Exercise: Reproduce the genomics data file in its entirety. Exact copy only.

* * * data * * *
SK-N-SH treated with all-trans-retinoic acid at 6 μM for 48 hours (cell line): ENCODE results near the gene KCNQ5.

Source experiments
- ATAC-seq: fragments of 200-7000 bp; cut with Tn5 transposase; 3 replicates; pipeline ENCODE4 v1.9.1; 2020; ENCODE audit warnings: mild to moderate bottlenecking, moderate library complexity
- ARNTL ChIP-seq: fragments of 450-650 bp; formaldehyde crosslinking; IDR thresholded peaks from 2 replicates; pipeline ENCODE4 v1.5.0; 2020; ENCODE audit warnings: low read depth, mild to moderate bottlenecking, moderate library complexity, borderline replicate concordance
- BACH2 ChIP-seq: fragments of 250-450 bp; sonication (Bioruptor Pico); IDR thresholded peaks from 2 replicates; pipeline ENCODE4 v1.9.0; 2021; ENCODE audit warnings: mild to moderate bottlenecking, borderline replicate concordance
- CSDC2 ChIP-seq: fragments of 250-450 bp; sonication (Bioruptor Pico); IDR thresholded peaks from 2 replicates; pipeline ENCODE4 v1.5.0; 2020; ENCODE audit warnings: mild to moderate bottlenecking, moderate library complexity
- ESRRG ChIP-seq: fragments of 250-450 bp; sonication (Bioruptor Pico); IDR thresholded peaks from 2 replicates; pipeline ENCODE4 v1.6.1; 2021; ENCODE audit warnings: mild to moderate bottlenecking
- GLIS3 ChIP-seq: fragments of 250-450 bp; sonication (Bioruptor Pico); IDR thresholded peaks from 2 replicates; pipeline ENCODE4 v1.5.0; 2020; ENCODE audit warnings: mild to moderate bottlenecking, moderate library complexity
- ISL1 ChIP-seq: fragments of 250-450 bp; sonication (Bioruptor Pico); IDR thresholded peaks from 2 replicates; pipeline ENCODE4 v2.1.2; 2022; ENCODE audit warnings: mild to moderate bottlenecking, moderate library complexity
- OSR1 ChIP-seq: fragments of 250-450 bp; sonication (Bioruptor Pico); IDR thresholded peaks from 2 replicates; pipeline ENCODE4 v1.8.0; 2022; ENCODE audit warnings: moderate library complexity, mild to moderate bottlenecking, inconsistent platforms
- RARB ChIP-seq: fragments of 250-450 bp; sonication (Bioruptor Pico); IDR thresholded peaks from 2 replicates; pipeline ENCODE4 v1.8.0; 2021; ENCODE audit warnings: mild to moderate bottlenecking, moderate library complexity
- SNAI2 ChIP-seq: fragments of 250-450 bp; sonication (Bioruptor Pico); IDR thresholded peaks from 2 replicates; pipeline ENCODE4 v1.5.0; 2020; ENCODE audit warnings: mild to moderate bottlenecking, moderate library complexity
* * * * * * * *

SK-N-SH treated with all-trans-retinoic acid at 6 μM for 48 hours (cell line): ENCODE results near the gene KCNQ5.

Source experiments
- ATAC-seq: fragments of 200-7000 bp; cut with Tn5 transposase; 3 replicates; pipeline ENCODE4 v1.9.1; 2020; ENCODE audit warnings: mild to moderate bottlenecking, moderate library complexity
- ARNTL ChIP-seq: fragments of 450-650 bp; formaldehyde crosslinking; IDR thresholded peaks from 2 replicates; pipeline ENCODE4 v1.5.0; 2020; ENCODE audit warnings: low read depth, mild to moderate bottlenecking, moderate library complexity, borderline replicate concordance
- BACH2 ChIP-seq: fragments of 250-450 bp; sonication (Bioruptor Pico); IDR thresholded peaks from 2 replicates; pipeline ENCODE4 v1.9.0; 2021; ENCODE audit warnings: mild to moderate bottlenecking, borderline replicate concordance
- CSDC2 ChIP-seq: fragments of 250-450 bp; sonication (Bioruptor Pico); IDR thresholded peaks from 2 replicates; pipeline ENCODE4 v1.5.0; 2020; ENCODE audit warnings: mild to moderate bottlenecking, moderate library complexity
- ESRRG ChIP-seq: fragments of 250-450 bp; sonication (Bioruptor Pico); IDR thresholded peaks from 2 replicates; pipeline ENCODE4 v1.6.1; 2021; ENCODE audit warnings: mild to moderate bottlenecking
- GLIS3 ChIP-seq: fragments of 250-450 bp; sonication (Bioruptor Pico); IDR thresholded peaks from 2 replicates; pipeline ENCODE4 v1.5.0; 2020; ENCODE audit warnings: mild to moderate bottlenecking, moderate library complexity
- ISL1 ChIP-seq: fragments of 250-450 bp; sonication (Bioruptor Pico); IDR thresholded peaks from 2 replicates; pipeline ENCODE4 v2.1.2; 2022; ENCODE audit warnings: mild to moderate bottlenecking, moderate library complexity
- OSR1 ChIP-seq: fragments of 250-450 bp; sonication (Bioruptor Pico); IDR thresholded peaks from 2 replicates; pipeline ENCODE4 v1.8.0; 2022; ENCODE audit warnings: moderate library complexity, mild to moderate bottlenecking, inconsistent platforms
- RARB ChIP-seq: fragments of 250-450 bp; sonication (Bioruptor Pico); IDR thresholded peaks from 2 replicates; pipeline ENCODE4 v1.8.0; 2021; ENCODE audit warnings: mild to moderate bottlenecking, moderate library complexity
- SNAI2 ChIP-seq: fragments of 250-450 bp; sonication (Bioruptor Pico); IDR thresholded peaks from 2 replicates; pipeline ENCODE4 v1.5.0; 2020; ENCODE audit warnings: mild to moderate bottlenecking, moderate library complexity